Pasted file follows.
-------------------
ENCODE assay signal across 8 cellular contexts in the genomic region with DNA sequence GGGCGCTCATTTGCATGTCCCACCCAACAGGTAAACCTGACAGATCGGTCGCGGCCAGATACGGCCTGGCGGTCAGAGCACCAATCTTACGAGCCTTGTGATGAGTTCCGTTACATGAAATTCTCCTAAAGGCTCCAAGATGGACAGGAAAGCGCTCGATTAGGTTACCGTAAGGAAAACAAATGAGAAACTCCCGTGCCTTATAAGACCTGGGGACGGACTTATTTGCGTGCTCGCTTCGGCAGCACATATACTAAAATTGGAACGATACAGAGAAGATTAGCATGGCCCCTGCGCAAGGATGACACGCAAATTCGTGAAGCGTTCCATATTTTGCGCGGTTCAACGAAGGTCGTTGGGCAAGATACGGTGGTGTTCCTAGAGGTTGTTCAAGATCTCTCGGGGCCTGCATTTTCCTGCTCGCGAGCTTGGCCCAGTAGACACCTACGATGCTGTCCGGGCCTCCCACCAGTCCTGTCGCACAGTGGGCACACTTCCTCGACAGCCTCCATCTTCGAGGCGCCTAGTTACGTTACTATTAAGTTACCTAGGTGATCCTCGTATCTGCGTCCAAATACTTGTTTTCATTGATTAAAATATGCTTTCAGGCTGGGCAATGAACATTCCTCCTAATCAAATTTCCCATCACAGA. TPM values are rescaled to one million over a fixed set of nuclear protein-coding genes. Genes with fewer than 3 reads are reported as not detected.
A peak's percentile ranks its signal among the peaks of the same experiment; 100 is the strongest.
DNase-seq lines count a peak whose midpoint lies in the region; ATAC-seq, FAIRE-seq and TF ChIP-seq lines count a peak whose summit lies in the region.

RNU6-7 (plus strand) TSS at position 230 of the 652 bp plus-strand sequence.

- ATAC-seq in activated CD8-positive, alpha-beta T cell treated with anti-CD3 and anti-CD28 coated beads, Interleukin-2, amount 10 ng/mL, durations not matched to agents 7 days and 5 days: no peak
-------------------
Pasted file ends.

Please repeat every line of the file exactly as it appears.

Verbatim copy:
ENCODE assay signal across 8 cellular contexts in the genomic region with DNA sequence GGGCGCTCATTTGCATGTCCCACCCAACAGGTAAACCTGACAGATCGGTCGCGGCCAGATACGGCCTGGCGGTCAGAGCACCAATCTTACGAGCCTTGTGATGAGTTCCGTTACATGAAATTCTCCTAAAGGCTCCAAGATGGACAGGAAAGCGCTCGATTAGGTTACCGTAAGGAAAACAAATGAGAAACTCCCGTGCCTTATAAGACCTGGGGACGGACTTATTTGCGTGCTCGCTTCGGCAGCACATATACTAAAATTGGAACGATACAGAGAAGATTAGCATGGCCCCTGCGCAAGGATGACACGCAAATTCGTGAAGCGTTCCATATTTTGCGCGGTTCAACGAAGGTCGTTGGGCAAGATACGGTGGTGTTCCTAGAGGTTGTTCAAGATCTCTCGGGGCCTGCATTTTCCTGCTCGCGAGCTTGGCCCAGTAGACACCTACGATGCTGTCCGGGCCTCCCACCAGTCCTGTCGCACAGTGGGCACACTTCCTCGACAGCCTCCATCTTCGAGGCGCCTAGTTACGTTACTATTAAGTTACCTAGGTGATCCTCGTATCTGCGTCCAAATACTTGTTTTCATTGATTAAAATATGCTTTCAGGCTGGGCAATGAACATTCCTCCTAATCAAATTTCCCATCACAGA. TPM values are rescaled to one million over a fixed set of nuclear protein-coding genes. Genes with fewer than 3 reads are reported as not detected.
A peak's percentile ranks its signal among the peaks of the same experiment; 100 is the strongest.
DNase-seq lines count a peak whose midpoint lies in the region; ATAC-seq, FAIRE-seq and TF ChIP-seq lines count a peak whose summit lies in the region.

RNU6-7 (plus strand) TSS at position 230 of the 652 bp plus-strand sequence.

- ATAC-seq in activated CD8-positive, alpha-beta T cell treated with anti-CD3 and anti-CD28 coated beads, Interleukin-2, amount 10 ng/mL, durations not matched to agents 7 days and 5 days: no peak